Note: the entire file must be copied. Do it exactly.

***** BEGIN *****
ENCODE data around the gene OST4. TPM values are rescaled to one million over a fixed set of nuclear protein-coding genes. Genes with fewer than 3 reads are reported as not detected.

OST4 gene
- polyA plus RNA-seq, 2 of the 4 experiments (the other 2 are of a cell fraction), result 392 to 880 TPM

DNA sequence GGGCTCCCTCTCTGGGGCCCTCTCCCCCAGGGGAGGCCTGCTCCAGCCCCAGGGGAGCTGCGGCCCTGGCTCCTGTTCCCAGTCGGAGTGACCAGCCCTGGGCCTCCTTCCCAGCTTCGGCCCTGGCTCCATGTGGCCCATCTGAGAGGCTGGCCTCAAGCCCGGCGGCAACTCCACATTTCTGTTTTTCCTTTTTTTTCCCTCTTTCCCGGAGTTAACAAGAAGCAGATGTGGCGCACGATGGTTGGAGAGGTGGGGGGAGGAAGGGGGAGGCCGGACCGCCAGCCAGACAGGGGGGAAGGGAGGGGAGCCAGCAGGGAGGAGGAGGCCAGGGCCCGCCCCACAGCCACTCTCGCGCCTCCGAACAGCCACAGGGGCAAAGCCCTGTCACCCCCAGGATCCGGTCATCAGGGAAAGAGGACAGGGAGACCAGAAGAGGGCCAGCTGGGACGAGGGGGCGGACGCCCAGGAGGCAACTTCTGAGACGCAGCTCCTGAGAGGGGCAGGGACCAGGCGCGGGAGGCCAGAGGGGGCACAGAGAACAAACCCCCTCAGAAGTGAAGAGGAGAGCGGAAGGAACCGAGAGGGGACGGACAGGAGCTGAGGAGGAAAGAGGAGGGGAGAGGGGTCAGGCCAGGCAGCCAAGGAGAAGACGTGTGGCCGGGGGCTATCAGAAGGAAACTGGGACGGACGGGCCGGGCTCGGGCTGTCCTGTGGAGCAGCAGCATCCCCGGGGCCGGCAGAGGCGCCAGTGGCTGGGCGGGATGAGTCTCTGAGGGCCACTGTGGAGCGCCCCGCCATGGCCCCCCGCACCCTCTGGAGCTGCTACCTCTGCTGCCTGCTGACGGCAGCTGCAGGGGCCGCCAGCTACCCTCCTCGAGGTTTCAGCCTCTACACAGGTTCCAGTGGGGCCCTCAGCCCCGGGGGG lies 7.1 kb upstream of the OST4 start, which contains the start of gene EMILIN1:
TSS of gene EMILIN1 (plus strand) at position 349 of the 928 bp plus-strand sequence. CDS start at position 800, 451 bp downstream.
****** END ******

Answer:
ENCODE data around the gene OST4. TPM values are rescaled to one million over a fixed set of nuclear protein-coding genes. Genes with fewer than 3 reads are reported as not detected.

OST4 gene
- polyA plus RNA-seq, 2 of the 4 experiments (the other 2 are of a cell fraction), result 392 to 880 TPM

DNA sequence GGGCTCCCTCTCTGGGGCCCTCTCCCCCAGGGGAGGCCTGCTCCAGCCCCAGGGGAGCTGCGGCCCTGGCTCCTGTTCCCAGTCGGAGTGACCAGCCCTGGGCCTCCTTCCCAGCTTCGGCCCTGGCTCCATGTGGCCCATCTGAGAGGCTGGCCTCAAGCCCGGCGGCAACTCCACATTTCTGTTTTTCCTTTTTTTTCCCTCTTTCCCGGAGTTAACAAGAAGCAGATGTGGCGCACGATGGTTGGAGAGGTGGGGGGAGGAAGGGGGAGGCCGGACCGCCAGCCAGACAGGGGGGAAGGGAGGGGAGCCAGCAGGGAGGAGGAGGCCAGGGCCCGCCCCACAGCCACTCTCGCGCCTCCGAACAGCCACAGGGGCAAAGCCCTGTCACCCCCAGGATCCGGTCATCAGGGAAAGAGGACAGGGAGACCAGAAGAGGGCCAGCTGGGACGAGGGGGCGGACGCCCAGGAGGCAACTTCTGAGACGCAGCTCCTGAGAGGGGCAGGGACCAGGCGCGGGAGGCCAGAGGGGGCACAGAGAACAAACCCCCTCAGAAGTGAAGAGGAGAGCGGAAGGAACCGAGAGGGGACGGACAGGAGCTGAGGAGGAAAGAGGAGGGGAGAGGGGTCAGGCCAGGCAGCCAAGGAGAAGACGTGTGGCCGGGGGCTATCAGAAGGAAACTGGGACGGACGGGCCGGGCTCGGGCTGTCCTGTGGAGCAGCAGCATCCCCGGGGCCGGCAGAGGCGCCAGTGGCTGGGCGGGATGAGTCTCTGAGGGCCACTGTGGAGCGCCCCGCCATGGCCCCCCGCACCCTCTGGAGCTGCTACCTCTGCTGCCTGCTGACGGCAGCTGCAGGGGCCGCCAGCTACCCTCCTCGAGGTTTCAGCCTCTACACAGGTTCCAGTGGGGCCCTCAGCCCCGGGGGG lies 7.1 kb upstream of the OST4 start, which contains the start of gene EMILIN1:
TSS of gene EMILIN1 (plus strand) at position 349 of the 928 bp plus-strand sequence. CDS start at position 800, 451 bp downstream.